Heavenly Bodies

by Elysian Magazine

The Metropolitan Museum of Art explores the influence of Catholic imagery on fashion in a blockbuster show from the Costume Institute.

By Katie Weisman

Evening dress, Valentino, Spring 2014. (Image: The Metropolitan Museum of Art. Digital composite scan: Katerina Jebb.)

Dolce & Gabbana ensemble, Autumn 2013.

“Fashion and religion have long been intertwined, mutually inspiring and informing one another.”

On May 10, the Heavenly Bodies: Fashion and the Catholic Imagination exhibit opened at The Metropolitan Museum of Art in New York City. The exhibition, spanning two galleries and the Anna Wintour Costume Center at the Met’s Fifth Avenue location in addition to its Cloisters outpost in upper Manhattan, is the Met’s biggest fashion exhibit and the museum’s biggest show to date, making it one of the must-see events of the year.

“Fashion and religion have long been intertwined, mutually inspiring and informing one another,” said Andrew Bolton, Wendy Yu Curator in Charge of The Costume Institute. “Although this relationship has been complex and sometimes contested, it has produced some of the most inventive and innovative creations in the history of fashion.”

The Vatican has loaned more than 40 exceptional ecclesiastical pieces from its collection, most of which have never left the Sistine Chapel sacristy. This includes papal vestments, along with jewelry and other accessories from the 18th to the 21st century, spanning 15 papacies. These items are on display in the Anna Wintour Costume Center. The Vatican previously loaned similarly extraordinary pieces to the Met for The Vatican Collections exhibition in 1983, the museum’s third most-attended show.

Complementing this remarkable selection are the 150 pieces of fashion, mainly women’s wear, displayed in the Byzantine and Medieval Art galleries of the Met Fifth Avenue’s Robert Lehman Wing in addition to The Cloisters, both host to some of the richest collections of Byzantine and medieval art in the world. Bolton noted that the fashion items chosen for the show correspond to specific pieces in the Met’s collections and the hope is that the juxtaposition of the fashion with the art will facilitate contextual connections for viewers. Bolton further explained that the pieces in The Cloisters, exhibited by way of complex digital imaging by artist Katerina Jebb, reflect how designers are inspired by monastic orders.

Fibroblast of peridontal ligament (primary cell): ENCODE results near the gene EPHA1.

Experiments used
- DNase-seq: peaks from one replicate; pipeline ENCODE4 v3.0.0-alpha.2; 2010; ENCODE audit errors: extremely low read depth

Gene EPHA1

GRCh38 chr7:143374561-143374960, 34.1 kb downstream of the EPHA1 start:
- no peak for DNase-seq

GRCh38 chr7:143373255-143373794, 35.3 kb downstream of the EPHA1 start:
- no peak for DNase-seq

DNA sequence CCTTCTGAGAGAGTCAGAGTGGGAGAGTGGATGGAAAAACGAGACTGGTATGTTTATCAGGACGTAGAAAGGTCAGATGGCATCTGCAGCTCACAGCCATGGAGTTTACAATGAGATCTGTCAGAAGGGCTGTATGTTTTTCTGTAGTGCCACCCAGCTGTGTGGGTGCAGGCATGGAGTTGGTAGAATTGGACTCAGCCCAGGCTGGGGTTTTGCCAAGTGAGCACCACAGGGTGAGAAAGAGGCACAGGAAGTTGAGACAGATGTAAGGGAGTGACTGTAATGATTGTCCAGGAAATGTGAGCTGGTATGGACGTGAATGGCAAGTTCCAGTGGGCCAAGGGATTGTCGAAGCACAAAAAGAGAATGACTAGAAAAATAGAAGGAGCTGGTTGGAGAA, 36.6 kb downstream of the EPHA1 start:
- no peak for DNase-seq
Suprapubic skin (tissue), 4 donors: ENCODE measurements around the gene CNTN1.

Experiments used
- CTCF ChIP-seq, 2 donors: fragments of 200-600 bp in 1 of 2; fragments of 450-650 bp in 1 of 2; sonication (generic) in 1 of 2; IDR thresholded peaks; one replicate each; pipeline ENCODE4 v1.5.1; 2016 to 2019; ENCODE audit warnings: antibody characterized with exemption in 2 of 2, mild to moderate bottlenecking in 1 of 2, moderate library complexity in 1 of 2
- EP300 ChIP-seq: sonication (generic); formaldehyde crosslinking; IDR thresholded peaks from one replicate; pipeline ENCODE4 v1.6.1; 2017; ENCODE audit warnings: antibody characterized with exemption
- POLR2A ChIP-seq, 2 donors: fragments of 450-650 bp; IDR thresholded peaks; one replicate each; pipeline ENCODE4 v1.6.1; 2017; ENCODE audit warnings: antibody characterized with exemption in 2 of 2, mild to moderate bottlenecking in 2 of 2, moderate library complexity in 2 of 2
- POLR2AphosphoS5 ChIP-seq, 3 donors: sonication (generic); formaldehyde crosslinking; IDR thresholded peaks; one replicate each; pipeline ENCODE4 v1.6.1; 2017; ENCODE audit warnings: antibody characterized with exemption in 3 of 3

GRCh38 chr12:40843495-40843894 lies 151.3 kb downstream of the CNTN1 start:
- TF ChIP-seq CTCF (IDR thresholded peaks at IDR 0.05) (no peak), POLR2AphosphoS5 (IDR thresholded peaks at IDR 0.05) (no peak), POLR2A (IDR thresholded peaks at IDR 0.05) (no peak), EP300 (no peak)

The house of Versace is one of the main sponsors of the exhibit. Late designer Gianni Versace was often inspired by the Byzantine micro mosaics of San Vitale basilica in Ravenna, Italy, and elsewhere. A gold mesh dress with a large cross designed for his last collection in 1997 is featured in Th e Met show, among other items from his collections. Other big-name designers in Heavenly Bodies include Yves Saint Laurent, Gabrielle “Coco” Chanel, Karl Lagerfeld for Chanel, Jean Paul Gaultier, Azzedine Alaïa and Domenico Dolce and Stefano Gabbana for Dolce & Gabbana. Fashion-forward and new designers are also featured, such as Thom Browne, Laura and Kate Lulleavy for Rodarte, Jun Takahashi for Undercover and Simone Rocha. Finally, there are pieces from the great early-mid 20th-century designers such as Jeanne Lanvin, Madame Grès (Alix Barton), Claire McCardell, Valentina and Madeleine Vionnet.

Fashion has often dabbled with religion and with religious themes. Crosses have enjoyed moments of trendiness outside of traditional religious jewelry. In 1993, Jean Paul Gaultier, inspired by Hassidic Jews he saw in New York, held a show titled “Chic Rabbis” where he appropriated elements of Jewish religious garb into a fashion collection. For his fall-winter 2000 Christian Dior Haute Couture collection, “Freud or Fetish,” designer John Galliano had the character of a priest in full papal-like vestments open the show. Designers have also used fabrics, materials, and finishings inspired by religious decorative arts for their fashion. Heavenly Bodies features, for example, an evening gown, photographed and collaged by Jebb, from Valentino’s spring-summer 2014 collection that reinterprets the 1528 Adam and Eve tapestry by German Renaissance artist Lucas Cranach. And like Versace, Dolce & Gabbana referenced the glimmering Byzantine mosaics in an evening ensemble from fall-winter 2013. Despite the beauty of the fashion items, the show is sure to create a stir due to its religious context.

Statuary vestment for Virgin of El Roíco, ca. 1985.

Evening ensemble, John Galliano, Autumn-Winter.


Give yourself plenty of time; there is a lot of ground to cover. Special shows at The Met draw huge crowds; arriving earlier or close to opening hours is key. A ticket to The Met is good for three days at all locations, so you don’t need to go to the Fifth Avenue and the Cloisters in one day. For residents of New York, New Jersey, Connecticut, and students, admission is pay as you wish. For all others, admission is $25, $17 for seniors and $12 for students. Children under 12 may visit free of charge. In addition to the Met Fifth Avenue and The Cloisters, The Met Breuer on Madison Avenue showcases modern art.

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